IN the great malling of India, few developers are as well equipped to talk about retail success as Irfan Razack, the man behind Bangalore’s The Forum mall.
Razack heads the Prestige Group, built The Forum in 2004 and while there may be bigger and glitzier malls across India, it continues to set the retail standard, voted India’s best shopping centre in 2008 and best mall in 2007.
Razack said,“It is not just about putting up a building”. Further he added, “Developers don’t always understand that retailers have to have their cash registers ringing. So you need sustainable rents and the right mix of tenants”.
It helps, too, to have the right timing. Three straight years of 9% economic growth from 2005 to 2007 gave a huge boost to Indian consumer confidence, though the gloss is coming off rapidly in 2008 as the economy cools and inflation rises.
Still, shopping malls of all shapes, sizes and themes – be it gold, electronics, cars or weddings – continue to dazzle property developers who have hitched their star to India’s consumer boom.
Favourable demographics – more than half of India’s population is under 25 – along with rising incomes and the ready availability of credit cards have created what looks like a consumer sweet-spot for the mall crowd.
The air-conditioned shopping centre, replete with designer brands, cinema multiplex, food courts and multi-level car-parking, is a new phenomenon for India. Just a decade ago, there were no real malls, and modern or organised retail had a miniscule 3% share of consumer spending.
By 2006, when India’s total retail market was worth $US330 billion ($375.5 billion), there were 90 malls across seven cities and modern retail was on a roll.
Research by the India Retail Forum last year estimated that mall numbers almost doubled in 2007 to 179 operational malls. By 2010, that figure could jump to 412, and reach 715 malls by 2015, covering 350 million square feet of retail space. By then, Indian retail spending will top $US700 billion, and modern retail’s share will be around 20%.
But real estate experts believe the quality of planning, construction and mix of stores in many of India’s malls is poor. “We assess that over 90 per cent of the current and planned shopping mall stock falls below international standards in terms of specification and design,” property agency Jones Lang LaSalle Meghraj noted last year.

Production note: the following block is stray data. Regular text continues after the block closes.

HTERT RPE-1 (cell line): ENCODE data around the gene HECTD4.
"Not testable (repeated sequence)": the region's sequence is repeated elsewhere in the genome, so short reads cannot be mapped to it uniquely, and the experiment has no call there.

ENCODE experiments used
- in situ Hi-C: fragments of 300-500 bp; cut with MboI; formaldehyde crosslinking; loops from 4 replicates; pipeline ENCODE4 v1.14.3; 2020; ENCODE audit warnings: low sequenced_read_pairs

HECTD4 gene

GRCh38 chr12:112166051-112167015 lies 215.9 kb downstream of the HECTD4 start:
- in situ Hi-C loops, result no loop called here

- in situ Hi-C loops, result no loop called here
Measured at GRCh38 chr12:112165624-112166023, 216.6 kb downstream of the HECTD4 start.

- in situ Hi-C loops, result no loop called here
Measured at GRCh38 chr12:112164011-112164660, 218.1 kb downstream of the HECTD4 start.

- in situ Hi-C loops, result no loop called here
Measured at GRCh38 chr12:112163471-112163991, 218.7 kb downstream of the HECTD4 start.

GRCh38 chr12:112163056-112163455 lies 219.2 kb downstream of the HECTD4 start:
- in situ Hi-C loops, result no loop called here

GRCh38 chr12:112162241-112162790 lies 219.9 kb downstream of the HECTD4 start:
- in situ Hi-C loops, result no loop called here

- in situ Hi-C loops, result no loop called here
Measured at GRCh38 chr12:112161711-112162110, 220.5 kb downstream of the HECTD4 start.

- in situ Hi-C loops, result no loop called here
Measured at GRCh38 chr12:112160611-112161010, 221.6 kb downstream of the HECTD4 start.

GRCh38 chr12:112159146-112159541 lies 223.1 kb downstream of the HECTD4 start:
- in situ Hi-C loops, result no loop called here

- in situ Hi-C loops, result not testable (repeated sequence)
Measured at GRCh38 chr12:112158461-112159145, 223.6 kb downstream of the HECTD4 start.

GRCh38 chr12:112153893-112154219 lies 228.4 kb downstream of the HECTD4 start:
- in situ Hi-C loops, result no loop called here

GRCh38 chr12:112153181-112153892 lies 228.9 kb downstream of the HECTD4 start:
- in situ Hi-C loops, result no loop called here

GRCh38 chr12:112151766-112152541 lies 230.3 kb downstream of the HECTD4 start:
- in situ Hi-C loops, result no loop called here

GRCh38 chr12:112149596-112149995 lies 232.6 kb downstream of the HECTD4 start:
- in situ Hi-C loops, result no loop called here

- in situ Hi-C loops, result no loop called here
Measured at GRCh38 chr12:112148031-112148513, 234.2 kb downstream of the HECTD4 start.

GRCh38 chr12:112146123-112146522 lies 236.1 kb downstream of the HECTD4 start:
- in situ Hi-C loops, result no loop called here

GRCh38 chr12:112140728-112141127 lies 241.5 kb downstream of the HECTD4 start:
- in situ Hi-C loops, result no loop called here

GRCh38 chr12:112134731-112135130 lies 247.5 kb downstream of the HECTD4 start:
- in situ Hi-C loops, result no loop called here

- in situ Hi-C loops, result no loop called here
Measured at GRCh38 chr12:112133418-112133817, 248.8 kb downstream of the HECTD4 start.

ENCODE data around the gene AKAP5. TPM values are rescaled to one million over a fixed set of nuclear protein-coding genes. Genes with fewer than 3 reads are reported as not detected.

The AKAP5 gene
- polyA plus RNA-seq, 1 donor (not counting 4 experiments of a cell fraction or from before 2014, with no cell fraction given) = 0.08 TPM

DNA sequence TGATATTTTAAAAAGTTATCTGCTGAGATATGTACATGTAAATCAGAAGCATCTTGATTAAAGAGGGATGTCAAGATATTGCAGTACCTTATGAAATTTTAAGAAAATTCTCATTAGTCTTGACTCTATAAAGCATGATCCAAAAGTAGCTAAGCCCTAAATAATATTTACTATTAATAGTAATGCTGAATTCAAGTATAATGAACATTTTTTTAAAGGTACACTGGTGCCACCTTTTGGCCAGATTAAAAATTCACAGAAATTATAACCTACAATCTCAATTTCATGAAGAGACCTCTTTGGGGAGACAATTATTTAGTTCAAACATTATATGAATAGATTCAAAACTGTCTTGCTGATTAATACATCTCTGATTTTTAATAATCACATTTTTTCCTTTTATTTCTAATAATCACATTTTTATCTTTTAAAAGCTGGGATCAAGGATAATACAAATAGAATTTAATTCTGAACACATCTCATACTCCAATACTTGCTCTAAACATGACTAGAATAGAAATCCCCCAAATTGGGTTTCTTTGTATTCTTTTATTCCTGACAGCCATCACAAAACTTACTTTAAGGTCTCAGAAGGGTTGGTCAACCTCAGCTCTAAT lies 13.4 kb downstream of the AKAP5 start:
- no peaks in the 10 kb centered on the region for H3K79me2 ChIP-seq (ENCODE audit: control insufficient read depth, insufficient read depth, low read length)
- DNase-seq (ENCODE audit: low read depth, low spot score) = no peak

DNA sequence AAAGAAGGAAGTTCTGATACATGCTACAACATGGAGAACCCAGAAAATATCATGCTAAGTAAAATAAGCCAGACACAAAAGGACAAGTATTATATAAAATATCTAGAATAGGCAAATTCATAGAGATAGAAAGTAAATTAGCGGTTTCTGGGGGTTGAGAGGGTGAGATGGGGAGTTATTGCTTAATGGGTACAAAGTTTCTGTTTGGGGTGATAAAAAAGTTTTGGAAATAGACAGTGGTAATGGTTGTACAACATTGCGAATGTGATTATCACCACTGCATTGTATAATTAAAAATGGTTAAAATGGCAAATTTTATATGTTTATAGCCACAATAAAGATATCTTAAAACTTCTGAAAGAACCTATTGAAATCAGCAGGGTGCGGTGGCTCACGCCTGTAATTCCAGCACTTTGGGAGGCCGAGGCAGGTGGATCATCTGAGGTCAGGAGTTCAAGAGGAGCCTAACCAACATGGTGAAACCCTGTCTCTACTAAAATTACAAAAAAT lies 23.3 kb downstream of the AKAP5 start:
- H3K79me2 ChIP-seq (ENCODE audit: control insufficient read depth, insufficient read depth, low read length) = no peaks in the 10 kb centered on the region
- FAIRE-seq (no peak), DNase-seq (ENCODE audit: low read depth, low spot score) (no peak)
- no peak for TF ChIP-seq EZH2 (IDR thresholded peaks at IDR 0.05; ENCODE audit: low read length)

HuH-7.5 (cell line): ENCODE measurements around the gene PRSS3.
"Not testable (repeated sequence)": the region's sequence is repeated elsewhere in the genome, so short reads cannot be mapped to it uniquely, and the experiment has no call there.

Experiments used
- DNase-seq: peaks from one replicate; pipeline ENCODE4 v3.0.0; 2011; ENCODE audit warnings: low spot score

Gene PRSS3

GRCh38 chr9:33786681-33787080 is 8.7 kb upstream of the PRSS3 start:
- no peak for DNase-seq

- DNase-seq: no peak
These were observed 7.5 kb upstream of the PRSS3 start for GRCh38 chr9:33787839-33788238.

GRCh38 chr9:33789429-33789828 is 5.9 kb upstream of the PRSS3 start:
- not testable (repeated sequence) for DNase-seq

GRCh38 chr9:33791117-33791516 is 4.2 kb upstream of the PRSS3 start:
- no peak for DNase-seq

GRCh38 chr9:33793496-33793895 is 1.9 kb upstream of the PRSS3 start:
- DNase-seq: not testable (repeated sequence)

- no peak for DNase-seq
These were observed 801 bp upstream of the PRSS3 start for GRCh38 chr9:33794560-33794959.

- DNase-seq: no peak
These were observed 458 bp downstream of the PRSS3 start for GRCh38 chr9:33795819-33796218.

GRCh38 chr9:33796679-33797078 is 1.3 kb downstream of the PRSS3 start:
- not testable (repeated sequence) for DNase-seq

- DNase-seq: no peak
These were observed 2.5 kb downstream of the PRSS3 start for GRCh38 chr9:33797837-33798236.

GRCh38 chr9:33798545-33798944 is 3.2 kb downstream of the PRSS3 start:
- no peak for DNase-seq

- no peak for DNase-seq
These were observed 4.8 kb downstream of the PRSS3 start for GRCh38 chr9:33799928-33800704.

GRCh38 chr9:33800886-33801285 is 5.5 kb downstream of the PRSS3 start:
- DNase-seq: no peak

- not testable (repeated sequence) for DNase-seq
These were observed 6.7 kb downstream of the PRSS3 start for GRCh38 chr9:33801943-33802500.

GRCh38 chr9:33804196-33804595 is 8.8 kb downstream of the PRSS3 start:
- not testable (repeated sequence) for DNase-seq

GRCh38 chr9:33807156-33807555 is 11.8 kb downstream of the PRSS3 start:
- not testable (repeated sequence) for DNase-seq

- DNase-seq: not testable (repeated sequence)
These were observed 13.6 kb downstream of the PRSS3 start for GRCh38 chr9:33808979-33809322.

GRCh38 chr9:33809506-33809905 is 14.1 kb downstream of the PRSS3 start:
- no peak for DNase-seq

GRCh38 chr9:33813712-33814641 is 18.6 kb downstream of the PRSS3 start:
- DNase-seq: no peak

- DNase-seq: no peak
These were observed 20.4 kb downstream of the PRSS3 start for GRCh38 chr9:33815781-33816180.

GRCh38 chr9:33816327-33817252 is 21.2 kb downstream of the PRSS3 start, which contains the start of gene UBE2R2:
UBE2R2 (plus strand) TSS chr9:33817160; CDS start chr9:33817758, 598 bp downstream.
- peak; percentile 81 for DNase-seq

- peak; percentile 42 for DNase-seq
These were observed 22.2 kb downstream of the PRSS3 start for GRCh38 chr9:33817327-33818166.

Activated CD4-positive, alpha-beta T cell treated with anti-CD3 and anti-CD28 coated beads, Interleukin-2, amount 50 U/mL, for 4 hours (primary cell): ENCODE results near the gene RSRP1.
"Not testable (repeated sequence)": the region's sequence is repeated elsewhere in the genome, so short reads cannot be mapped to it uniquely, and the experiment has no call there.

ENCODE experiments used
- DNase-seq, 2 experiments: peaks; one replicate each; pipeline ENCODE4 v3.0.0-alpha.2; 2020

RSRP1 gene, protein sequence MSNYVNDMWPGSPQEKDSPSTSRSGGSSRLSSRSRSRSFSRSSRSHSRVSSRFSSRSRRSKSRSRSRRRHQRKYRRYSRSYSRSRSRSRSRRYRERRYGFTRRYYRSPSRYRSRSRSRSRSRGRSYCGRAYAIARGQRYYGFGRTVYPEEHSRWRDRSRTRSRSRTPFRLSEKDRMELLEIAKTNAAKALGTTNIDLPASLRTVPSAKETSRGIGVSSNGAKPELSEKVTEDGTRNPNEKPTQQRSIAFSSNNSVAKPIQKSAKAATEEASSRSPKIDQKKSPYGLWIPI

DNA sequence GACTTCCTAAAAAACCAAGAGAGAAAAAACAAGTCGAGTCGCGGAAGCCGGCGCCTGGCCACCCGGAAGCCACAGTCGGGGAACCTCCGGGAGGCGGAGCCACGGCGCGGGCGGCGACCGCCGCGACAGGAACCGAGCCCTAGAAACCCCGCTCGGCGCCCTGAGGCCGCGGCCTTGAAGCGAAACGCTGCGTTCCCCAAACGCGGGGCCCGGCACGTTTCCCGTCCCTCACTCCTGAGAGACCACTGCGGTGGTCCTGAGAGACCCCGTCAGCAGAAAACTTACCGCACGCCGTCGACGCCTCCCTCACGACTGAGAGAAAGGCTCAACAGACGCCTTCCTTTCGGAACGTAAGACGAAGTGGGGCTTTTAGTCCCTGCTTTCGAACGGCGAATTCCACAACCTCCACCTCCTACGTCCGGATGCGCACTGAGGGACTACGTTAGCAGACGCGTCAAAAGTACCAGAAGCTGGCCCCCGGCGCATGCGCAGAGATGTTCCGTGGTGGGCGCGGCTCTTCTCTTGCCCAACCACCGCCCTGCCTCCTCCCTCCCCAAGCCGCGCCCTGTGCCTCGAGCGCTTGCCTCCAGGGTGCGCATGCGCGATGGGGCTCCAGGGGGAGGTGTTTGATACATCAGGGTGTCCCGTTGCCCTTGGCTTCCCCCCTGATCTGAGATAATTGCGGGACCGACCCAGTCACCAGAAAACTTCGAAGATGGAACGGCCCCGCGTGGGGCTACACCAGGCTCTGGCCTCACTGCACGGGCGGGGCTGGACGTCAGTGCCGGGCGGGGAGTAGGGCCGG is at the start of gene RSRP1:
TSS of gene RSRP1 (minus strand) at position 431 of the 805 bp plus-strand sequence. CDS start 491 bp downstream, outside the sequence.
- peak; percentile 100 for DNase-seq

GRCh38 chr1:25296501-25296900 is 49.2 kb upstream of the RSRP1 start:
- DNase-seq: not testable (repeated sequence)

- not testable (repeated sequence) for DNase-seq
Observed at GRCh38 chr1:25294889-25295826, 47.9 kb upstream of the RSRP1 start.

And 2009 is widely seen as the crunch year for mall developers, when the weak will go to the wall.
None of this bothers Razack. He has nine malls in the works – in cities such as Chennai, Mysore, Cochin, Mangalore, Hyderabad and three in his home town of Bangalore.
One of his biggest developments is in UB City, a massive commercial and retail complex that Prestige Group is building in partnership with the flamboyant liquor and aviation tycoon, Vijay Mallya, on the site of one of Mallya’s old breweries in the heart of Bangalore.
UB City includes a three-level shopping arcade that Razack expects will be fully operational by October, featuring brands such as Louis Vuitton, Dunhill, Tiffany, Armani, Estee Lauder, Christofle and Rosenthal.
“It is positioned totally as a luxury mall,” says Razack. He says this centre, along with rival developer DLF’s Emporio Mall in Delhi, will dictate the speed of luxury expansion in India. “These malls should succeed. I am certain the buying power is there,” he says.
Razack is a great believer in Bangalore, even though he says its infrastructure falls short of the expectations that come with its status as India’s global technology city. “We should always benchmark to the best in the world,” he says.
Part of the problem is that Bangalore has grown from a city of 1.5 million in 1970 to more than 7 million today. It rose to prominence in the 1990s as the global IT boom gathered speed, and home-grown companies such as Infosys and Wipro emerged as cost-effective, high quality providers of IT-enabled services. But the city’s infrastructure across power, transport and water services is woefully inadequate.
Razack said, “I was born and bred in Bangalore, so I can feel the change”. Further he said, “Once, this was a sleepy old retirees’ town. Now, it is bursting at the seams. It is blessed with a good climate, hospitable people, good social infrastructure in terms of hospitals and schools. Now, it has good housing and office space. But infrastructure is the key. There is no doubt it is falling short”.
Though Bangalore’s star has waned a little as cities such as Chennai and Hyderabad expand their reputations as technology centres, Razack is upbeat about his city’s future: “The need for IT and BPO (business process outsourcing) is not receding in business, it only keeps increasing. It is more and more an integral part of our lives”.
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